USA Today

  • “A fascinating look at animal intelligence, Pepperberg’s tale is also a love story between beings who sometimes ‘squabble like an old married couple’ but whose bond broke only with Alex’s death at thirty-one in 2007. Irresistible.” 


  • Alex & Me may bring you to tears...but it will also charm and amaze you.”

    Christian Science Monitor

  • Alex & Me is a wonderful read about the close and enduring bonds that developed between a very bright bird and a very motivated researcher during a long-term collaboration...Irene Pepperberg humanizes science, and her dear friend Alex shows that being called a birdbrain is indeed a compliment of the highest order.”

    Marc Bekoff, author of The Emotional Lives of Animals, Animals Matter, and Wild Justice: The Moral Lives of Animals

  • “This is a brave book...I was fascinated to read the anecdotes about the intellectual capacity of parents, but the best part of Alex & Me is the story of their friendship.”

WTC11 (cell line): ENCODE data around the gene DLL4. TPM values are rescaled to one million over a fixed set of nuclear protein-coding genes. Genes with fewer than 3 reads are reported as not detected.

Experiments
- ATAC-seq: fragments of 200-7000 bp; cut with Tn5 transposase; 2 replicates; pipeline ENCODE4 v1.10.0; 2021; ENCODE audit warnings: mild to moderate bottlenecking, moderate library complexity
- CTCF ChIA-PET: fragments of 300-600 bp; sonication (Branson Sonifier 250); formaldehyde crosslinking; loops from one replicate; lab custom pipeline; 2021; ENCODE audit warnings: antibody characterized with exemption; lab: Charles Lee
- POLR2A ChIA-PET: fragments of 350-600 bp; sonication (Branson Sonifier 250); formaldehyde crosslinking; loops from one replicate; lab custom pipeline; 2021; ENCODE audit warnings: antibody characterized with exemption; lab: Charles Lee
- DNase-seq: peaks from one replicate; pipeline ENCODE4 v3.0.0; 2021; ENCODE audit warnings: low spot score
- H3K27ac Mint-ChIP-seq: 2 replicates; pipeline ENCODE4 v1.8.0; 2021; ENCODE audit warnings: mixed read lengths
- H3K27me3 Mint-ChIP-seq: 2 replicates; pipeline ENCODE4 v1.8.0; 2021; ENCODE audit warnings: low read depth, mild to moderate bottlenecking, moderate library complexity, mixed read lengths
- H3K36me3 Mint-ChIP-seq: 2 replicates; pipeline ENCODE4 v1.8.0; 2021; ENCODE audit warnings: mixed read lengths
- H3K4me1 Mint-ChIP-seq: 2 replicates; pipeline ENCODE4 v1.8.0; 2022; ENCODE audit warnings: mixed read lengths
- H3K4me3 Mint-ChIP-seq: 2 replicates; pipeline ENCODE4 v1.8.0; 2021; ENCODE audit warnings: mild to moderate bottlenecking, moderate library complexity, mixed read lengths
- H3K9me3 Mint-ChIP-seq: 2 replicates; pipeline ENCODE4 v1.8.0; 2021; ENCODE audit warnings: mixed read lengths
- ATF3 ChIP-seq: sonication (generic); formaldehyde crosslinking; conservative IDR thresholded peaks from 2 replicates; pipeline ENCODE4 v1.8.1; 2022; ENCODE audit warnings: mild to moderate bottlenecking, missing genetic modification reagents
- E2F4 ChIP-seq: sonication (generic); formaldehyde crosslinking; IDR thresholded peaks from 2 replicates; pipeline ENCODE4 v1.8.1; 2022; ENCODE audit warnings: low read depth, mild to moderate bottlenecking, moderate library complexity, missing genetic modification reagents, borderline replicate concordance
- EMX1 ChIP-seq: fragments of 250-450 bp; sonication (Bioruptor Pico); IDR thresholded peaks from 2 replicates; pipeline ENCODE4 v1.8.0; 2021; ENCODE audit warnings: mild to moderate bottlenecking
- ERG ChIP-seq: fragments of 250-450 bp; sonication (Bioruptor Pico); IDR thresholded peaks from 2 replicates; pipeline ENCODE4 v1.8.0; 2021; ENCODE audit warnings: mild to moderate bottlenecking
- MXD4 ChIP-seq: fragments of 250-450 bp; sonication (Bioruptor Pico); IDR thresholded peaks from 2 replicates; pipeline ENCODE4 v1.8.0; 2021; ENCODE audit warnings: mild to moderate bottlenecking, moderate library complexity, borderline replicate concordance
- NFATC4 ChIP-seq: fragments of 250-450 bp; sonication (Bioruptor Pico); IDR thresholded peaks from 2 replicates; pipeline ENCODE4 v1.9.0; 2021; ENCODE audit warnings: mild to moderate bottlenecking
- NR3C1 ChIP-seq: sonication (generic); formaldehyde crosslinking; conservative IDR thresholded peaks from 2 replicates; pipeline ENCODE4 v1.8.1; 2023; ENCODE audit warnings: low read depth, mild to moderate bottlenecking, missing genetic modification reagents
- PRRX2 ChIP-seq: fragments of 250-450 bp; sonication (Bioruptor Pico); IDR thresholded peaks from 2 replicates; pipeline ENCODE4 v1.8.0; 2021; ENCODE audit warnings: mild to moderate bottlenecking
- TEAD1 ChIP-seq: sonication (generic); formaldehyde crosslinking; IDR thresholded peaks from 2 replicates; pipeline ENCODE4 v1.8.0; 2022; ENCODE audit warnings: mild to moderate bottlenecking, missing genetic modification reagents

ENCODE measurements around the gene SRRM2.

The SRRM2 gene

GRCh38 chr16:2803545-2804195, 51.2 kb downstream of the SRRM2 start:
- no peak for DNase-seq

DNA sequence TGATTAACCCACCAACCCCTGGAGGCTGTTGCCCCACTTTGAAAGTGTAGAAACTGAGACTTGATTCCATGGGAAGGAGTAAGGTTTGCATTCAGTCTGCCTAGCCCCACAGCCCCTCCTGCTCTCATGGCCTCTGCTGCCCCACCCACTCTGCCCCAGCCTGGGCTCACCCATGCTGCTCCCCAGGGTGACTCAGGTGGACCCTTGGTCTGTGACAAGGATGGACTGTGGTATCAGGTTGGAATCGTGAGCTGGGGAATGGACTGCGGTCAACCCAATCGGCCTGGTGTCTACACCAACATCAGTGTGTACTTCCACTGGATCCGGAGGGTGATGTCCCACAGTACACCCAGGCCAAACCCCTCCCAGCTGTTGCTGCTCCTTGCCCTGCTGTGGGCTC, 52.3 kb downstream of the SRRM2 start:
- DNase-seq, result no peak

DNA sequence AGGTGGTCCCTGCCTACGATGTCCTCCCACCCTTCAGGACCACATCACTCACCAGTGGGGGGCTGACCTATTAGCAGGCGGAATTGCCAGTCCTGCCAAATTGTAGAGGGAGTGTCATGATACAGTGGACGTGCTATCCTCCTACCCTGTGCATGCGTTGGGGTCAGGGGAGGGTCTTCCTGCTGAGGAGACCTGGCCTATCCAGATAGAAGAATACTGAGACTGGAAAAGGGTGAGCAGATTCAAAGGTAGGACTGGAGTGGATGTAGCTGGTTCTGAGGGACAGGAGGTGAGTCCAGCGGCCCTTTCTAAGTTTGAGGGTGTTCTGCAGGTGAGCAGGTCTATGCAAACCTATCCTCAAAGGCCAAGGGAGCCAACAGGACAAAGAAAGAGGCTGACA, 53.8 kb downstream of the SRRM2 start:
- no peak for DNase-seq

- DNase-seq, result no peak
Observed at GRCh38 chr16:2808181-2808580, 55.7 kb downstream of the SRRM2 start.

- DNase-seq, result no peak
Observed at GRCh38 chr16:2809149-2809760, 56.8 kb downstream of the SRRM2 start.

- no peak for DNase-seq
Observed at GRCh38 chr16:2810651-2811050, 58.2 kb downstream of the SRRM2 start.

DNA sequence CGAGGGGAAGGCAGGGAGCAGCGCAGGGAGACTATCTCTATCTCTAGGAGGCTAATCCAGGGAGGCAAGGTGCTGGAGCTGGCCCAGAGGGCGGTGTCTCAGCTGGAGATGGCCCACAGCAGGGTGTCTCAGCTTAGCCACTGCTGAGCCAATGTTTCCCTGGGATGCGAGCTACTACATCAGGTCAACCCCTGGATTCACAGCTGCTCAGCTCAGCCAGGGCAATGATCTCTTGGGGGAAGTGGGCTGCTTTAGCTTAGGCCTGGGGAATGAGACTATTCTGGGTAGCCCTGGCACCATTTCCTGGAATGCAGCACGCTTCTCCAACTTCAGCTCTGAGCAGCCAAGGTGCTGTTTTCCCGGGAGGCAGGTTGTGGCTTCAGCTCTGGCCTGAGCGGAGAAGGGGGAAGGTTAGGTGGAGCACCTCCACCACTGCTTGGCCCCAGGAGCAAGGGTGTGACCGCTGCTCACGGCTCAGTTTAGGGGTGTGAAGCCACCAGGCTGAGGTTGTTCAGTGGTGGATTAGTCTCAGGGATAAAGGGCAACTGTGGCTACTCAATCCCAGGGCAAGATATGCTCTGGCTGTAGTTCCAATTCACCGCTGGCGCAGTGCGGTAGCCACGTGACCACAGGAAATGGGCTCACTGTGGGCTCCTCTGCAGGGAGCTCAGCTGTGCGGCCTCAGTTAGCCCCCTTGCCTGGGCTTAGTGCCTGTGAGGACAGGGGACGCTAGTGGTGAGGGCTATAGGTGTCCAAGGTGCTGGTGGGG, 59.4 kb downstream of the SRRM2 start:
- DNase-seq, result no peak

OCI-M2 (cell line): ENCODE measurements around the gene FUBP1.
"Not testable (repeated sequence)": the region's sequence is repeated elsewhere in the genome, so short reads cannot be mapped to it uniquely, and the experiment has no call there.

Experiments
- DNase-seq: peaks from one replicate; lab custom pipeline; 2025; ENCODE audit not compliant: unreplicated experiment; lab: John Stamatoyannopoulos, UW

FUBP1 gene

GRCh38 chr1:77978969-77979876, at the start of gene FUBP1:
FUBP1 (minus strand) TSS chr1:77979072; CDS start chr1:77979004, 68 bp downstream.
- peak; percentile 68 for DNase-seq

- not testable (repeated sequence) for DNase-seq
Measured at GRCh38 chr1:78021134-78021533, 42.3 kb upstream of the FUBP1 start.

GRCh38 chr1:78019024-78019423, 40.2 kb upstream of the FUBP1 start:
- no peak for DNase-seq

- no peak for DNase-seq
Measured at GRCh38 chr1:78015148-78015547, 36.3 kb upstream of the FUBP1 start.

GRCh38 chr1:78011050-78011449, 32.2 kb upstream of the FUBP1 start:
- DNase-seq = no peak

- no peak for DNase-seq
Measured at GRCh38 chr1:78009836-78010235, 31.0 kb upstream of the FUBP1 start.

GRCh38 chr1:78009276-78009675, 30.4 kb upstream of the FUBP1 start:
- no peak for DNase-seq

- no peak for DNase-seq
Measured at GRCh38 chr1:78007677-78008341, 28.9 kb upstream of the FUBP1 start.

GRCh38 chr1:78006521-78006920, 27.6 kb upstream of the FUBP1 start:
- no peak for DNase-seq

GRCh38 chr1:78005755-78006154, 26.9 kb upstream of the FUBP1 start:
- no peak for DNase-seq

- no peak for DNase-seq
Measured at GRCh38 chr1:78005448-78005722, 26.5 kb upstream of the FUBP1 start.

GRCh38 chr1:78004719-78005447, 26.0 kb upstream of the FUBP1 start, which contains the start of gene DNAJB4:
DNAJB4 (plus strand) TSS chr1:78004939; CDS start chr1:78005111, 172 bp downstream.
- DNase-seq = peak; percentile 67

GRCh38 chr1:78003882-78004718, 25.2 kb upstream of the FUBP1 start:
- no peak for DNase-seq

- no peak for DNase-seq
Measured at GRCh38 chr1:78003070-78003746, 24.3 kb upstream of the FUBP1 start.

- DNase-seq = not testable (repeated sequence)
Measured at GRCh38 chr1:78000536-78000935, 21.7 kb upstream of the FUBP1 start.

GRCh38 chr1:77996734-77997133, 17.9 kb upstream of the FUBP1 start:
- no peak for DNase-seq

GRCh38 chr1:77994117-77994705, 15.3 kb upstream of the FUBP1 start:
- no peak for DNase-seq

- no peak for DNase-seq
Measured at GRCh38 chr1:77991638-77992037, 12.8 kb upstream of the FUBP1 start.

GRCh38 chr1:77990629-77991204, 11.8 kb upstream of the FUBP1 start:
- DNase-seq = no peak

Mark Bittner, author of The Wild Parrots of Telegraph Hill

  • “A wonderful, touching love story that combines humor, history, intimacy, philosophy, and ground-breaking science; a thoroughly delightful read about the thirty-year relationship of Irene and Alex.”

    Joanna Burger, author of The Parrot Who Owns Me

  • “Sometimes a single individual changes the world, even if it is a parrot. Together with his tutor, Irene Pepperberg, Alex systematically destroyed the notion—the way he destroyed so many other things—that all birds can do is mimic human language. Alex clearly has a mind of his own, and a heart to match, as explained in this touching account of scientific perseverance and mutual attachment. Our notion of what a bird is has forever been changed.”

    Frans de Waal, author of Our Inner Ape